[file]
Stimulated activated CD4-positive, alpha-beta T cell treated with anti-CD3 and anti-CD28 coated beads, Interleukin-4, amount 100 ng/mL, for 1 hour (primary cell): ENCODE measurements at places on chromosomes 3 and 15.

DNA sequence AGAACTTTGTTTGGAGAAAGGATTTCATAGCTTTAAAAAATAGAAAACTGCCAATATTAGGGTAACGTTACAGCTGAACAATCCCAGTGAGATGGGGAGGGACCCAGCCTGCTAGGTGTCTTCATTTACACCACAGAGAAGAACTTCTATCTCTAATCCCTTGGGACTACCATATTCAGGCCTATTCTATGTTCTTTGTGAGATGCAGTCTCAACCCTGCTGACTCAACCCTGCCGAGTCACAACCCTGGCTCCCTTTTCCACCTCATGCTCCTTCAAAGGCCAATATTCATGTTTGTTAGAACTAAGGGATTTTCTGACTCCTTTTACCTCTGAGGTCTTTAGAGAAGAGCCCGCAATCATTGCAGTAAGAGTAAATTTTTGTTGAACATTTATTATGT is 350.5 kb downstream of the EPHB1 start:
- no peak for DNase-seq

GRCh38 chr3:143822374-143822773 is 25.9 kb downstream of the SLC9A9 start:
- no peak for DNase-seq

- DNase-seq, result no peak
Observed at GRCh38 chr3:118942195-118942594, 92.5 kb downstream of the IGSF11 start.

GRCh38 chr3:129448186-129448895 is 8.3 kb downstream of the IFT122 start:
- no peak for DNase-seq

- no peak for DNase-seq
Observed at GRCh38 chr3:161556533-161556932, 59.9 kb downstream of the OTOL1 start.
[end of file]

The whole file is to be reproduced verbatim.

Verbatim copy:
Stimulated activated CD4-positive, alpha-beta T cell treated with anti-CD3 and anti-CD28 coated beads, Interleukin-4, amount 100 ng/mL, for 1 hour (primary cell): ENCODE measurements at places on chromosomes 3 and 15.

DNA sequence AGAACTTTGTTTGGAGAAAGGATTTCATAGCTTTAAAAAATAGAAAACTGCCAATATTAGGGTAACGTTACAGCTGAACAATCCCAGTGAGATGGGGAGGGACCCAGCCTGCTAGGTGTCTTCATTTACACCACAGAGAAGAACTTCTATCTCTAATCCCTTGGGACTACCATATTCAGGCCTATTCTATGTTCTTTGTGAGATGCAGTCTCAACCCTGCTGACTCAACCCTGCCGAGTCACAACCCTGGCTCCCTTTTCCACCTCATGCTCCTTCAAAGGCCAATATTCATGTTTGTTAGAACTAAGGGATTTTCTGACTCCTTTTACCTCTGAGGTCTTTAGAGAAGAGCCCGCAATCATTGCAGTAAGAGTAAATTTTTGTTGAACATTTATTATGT is 350.5 kb downstream of the EPHB1 start:
- no peak for DNase-seq

GRCh38 chr3:143822374-143822773 is 25.9 kb downstream of the SLC9A9 start:
- no peak for DNase-seq

- DNase-seq, result no peak
Observed at GRCh38 chr3:118942195-118942594, 92.5 kb downstream of the IGSF11 start.

GRCh38 chr3:129448186-129448895 is 8.3 kb downstream of the IFT122 start:
- no peak for DNase-seq

- no peak for DNase-seq
Observed at GRCh38 chr3:161556533-161556932, 59.9 kb downstream of the OTOL1 start.